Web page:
Language and Identity

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JODY ALLEN CROWE (Mille Lacs Band of Ojibwa, MN)
We now have fluent speakers as of this year starting at zero or birth all the way up to second grade in with kids all day and their job is to speak the Ojibwa language so kids are hearing the language and responding to them. And one of our graduation requirements is a speech in the Ojibwa language at the graduation.

EDWARD MINNEMA (Mille Lacs Band of Ojibwa, MN)
I worked with Head Start all the way through high school, and so I thought to myself, if we’re really going to get these kids to sing in a language that they don’t understand, the music better be up. The way I like to work with the kids is, I need a visual, something visual, I need the words in print, so that they learn how to read Ojibwa as well as recognize it, and of course the music. So those three things combined, it’s a pretty strong package. And the kids like to do physical actions with the songs.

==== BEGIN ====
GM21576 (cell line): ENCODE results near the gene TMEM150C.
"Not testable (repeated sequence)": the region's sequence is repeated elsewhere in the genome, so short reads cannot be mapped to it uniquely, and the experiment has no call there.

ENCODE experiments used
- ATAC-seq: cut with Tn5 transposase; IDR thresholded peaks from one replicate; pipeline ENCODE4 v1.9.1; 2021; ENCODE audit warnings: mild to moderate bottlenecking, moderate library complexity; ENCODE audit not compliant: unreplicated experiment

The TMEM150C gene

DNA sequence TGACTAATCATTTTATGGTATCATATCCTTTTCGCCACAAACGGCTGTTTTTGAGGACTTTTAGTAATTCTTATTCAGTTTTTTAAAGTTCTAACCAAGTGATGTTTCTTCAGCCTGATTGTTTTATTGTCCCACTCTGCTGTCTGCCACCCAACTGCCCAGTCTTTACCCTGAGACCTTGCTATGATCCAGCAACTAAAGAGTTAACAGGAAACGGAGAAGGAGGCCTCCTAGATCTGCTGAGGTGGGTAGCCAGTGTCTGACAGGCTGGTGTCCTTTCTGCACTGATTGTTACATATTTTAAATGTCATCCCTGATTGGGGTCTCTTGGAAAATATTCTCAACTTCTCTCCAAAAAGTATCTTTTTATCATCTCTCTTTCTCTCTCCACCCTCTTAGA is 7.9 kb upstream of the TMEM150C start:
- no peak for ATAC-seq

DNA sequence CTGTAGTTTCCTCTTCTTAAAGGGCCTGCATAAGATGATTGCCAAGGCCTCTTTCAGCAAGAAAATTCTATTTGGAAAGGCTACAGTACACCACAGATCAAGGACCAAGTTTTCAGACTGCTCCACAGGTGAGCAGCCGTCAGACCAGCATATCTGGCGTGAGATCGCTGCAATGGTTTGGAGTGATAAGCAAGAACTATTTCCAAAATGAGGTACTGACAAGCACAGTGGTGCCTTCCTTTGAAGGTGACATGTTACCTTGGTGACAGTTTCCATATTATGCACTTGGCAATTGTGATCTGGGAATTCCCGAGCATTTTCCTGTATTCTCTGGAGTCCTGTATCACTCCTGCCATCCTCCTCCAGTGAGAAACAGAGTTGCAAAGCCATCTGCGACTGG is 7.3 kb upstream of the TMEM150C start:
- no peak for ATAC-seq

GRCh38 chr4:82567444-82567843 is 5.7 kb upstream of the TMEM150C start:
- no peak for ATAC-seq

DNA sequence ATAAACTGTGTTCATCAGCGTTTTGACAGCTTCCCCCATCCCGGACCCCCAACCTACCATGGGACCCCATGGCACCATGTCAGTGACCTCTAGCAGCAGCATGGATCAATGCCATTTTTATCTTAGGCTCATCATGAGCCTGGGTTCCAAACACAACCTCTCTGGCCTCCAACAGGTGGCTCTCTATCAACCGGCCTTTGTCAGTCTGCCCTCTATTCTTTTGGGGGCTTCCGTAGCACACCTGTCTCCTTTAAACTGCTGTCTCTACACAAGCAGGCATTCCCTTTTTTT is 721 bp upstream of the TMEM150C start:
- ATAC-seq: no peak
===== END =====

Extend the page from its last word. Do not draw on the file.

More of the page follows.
After about two or three years the kids have really started to pick up on it. Teachers have also commented that they’re hearing more and more Ojibwa in the classrooms than they ever heard before. So it’s really awakened something inside of them, I think.

Video courtesy of WDSE-Duluth/Superior, MN, 2002

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